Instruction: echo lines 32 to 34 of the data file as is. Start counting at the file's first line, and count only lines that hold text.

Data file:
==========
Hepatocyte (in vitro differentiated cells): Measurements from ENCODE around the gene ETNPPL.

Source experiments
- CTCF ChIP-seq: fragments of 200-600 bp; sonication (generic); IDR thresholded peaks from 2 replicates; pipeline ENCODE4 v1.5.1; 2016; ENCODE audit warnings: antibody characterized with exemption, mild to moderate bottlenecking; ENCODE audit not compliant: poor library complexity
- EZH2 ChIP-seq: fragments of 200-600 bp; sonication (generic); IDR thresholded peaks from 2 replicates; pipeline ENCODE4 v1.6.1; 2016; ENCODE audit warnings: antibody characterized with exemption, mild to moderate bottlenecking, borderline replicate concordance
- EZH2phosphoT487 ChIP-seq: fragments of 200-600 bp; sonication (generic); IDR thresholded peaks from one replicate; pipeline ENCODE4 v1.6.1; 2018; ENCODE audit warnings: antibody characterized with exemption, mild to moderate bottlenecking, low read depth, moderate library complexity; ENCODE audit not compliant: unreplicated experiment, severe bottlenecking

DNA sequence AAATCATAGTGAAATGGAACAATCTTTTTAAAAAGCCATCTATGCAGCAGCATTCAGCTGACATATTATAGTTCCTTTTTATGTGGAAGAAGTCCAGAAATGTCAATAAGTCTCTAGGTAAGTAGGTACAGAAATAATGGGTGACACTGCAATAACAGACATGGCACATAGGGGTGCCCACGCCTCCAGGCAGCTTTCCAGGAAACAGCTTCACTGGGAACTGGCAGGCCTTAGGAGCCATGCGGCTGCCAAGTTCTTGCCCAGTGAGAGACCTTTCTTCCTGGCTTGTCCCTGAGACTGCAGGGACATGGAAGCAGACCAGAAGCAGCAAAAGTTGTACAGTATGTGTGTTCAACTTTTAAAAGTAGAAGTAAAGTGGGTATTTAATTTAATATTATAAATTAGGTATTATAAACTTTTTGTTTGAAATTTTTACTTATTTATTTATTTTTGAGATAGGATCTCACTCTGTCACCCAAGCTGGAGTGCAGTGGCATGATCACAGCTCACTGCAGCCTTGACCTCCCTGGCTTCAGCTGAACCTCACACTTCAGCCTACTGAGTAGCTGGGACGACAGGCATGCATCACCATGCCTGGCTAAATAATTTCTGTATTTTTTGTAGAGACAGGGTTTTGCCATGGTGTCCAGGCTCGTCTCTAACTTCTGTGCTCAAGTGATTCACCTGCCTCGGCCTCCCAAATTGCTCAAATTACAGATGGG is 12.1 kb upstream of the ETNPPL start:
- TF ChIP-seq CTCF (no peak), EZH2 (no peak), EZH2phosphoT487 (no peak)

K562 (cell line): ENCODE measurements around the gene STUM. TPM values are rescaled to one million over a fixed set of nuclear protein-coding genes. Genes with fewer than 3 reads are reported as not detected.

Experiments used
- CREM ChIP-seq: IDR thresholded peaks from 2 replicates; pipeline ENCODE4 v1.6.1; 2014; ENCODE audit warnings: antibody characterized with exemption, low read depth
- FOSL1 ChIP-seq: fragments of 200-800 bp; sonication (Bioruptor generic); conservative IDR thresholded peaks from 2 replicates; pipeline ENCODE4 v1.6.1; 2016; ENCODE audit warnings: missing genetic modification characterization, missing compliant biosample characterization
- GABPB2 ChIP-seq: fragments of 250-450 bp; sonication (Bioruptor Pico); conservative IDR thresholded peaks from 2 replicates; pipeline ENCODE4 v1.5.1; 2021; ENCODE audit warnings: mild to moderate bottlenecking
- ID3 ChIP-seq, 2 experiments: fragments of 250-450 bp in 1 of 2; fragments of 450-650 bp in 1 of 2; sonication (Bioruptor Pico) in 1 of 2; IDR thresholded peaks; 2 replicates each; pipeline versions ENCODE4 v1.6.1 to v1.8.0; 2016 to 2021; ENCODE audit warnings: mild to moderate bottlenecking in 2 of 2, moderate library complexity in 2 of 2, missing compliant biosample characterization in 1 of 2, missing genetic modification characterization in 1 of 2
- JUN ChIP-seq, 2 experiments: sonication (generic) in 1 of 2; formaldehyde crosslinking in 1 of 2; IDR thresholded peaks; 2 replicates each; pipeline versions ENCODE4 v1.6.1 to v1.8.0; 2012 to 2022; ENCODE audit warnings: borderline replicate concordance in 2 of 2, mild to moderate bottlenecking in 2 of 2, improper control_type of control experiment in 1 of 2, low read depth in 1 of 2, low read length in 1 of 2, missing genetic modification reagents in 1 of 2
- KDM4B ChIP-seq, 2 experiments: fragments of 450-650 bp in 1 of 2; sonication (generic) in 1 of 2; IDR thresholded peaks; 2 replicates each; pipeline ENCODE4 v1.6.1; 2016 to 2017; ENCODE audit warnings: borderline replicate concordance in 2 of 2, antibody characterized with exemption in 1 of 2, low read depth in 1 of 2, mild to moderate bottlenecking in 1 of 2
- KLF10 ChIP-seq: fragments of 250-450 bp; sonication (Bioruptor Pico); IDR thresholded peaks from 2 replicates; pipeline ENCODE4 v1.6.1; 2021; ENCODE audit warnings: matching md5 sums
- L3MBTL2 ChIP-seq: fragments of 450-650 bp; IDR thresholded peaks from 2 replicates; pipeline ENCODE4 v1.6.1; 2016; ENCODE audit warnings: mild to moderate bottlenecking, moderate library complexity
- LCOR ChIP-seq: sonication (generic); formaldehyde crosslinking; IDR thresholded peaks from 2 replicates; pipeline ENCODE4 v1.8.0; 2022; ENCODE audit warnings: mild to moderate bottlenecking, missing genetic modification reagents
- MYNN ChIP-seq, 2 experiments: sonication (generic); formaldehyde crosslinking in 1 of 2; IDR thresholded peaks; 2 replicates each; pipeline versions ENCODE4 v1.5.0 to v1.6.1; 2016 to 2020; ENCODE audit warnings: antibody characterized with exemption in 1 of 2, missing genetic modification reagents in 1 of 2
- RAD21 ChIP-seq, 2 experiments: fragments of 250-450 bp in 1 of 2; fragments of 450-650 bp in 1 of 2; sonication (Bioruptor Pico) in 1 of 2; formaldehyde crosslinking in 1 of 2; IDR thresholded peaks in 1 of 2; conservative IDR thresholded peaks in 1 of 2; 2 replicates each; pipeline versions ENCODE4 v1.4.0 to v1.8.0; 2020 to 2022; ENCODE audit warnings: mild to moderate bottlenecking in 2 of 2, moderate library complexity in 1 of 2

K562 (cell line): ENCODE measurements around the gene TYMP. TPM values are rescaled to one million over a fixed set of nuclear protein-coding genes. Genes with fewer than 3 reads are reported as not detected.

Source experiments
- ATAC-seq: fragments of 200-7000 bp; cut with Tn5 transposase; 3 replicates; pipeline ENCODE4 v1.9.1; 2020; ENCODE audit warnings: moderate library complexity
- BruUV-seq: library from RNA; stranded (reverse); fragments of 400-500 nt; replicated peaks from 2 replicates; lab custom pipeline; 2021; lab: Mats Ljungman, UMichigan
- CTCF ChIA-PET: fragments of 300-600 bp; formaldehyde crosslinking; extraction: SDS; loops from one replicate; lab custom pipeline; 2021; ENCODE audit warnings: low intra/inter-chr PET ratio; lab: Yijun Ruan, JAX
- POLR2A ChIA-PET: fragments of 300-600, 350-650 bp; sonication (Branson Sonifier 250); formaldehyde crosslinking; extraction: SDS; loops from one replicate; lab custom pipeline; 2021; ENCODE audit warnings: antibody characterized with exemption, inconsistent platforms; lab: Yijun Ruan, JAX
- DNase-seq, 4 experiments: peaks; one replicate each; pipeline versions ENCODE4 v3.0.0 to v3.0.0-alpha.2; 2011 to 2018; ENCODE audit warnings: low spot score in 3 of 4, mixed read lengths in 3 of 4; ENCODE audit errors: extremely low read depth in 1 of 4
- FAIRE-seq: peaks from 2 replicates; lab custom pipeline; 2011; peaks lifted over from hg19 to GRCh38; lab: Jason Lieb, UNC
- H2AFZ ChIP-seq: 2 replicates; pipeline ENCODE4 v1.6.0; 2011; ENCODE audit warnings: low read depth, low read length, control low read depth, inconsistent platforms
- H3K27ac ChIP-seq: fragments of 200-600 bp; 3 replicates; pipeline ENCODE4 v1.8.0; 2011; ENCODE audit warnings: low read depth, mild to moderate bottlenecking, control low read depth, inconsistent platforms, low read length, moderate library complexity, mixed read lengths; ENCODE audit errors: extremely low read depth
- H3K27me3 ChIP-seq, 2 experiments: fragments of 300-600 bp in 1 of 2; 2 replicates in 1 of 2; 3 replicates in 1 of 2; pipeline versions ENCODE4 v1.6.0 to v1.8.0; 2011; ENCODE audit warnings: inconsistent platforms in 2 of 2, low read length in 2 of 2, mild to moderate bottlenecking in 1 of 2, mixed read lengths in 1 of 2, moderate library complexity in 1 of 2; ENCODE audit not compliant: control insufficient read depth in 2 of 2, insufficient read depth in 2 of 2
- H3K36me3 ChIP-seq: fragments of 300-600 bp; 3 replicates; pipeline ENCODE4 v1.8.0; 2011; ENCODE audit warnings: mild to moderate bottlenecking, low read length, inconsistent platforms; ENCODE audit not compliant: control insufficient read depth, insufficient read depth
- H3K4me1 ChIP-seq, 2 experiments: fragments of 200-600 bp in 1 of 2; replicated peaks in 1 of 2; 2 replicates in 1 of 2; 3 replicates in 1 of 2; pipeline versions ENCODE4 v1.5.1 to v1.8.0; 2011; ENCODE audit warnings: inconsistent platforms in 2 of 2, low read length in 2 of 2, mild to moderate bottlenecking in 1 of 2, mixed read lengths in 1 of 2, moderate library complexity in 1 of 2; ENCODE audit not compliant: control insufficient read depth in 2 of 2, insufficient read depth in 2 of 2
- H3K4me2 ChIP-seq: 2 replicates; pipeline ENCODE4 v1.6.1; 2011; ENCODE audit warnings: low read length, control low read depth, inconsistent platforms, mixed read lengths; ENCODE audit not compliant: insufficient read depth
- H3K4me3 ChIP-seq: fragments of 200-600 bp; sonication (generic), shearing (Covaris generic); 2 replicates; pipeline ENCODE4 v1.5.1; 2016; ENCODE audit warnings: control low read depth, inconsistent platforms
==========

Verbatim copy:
- H3K36me3 ChIP-seq: fragments of 300-600 bp; 3 replicates; pipeline ENCODE4 v1.8.0; 2011; ENCODE audit warnings: mild to moderate bottlenecking, low read length, inconsistent platforms; ENCODE audit not compliant: control insufficient read depth, insufficient read depth
- H3K4me1 ChIP-seq, 2 experiments: fragments of 200-600 bp in 1 of 2; replicated peaks in 1 of 2; 2 replicates in 1 of 2; 3 replicates in 1 of 2; pipeline versions ENCODE4 v1.5.1 to v1.8.0; 2011; ENCODE audit warnings: inconsistent platforms in 2 of 2, low read length in 2 of 2, mild to moderate bottlenecking in 1 of 2, mixed read lengths in 1 of 2, moderate library complexity in 1 of 2; ENCODE audit not compliant: control insufficient read depth in 2 of 2, insufficient read depth in 2 of 2
- H3K4me2 ChIP-seq: 2 replicates; pipeline ENCODE4 v1.6.1; 2011; ENCODE audit warnings: low read length, control low read depth, inconsistent platforms, mixed read lengths; ENCODE audit not compliant: insufficient read depth